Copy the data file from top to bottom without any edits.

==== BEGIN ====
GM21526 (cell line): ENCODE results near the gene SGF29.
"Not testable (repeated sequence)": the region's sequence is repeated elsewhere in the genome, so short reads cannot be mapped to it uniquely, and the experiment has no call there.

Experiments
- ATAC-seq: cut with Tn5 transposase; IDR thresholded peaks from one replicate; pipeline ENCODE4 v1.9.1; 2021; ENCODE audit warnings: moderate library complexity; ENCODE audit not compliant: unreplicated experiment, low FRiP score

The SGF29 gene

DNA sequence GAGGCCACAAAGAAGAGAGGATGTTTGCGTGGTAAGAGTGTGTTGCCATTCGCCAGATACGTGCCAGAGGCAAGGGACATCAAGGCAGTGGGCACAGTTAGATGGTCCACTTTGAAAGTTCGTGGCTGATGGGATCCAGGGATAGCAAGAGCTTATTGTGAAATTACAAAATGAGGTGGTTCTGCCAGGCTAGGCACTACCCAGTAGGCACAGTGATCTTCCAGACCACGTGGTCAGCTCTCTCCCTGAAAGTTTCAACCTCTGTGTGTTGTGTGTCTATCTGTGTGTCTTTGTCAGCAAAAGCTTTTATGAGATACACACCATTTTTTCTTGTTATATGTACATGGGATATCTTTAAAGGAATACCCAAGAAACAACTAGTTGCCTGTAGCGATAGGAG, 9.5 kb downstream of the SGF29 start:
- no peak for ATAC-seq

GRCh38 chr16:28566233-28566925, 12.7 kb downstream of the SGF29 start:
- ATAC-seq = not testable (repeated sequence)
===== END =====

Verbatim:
GM21526 (cell line): ENCODE results near the gene SGF29.
"Not testable (repeated sequence)": the region's sequence is repeated elsewhere in the genome, so short reads cannot be mapped to it uniquely, and the experiment has no call there.

Experiments
- ATAC-seq: cut with Tn5 transposase; IDR thresholded peaks from one replicate; pipeline ENCODE4 v1.9.1; 2021; ENCODE audit warnings: moderate library complexity; ENCODE audit not compliant: unreplicated experiment, low FRiP score

The SGF29 gene

DNA sequence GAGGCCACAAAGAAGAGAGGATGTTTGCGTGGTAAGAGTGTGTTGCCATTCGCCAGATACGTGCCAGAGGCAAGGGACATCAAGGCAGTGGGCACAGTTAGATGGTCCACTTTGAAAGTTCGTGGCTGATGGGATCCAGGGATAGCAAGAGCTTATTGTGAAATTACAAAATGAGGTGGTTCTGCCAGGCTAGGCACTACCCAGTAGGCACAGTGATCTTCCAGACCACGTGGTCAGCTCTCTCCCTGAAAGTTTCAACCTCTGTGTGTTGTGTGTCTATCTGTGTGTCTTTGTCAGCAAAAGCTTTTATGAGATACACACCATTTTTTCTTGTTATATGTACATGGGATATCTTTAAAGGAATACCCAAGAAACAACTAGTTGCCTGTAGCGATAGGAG, 9.5 kb downstream of the SGF29 start:
- no peak for ATAC-seq

GRCh38 chr16:28566233-28566925, 12.7 kb downstream of the SGF29 start:
- ATAC-seq = not testable (repeated sequence)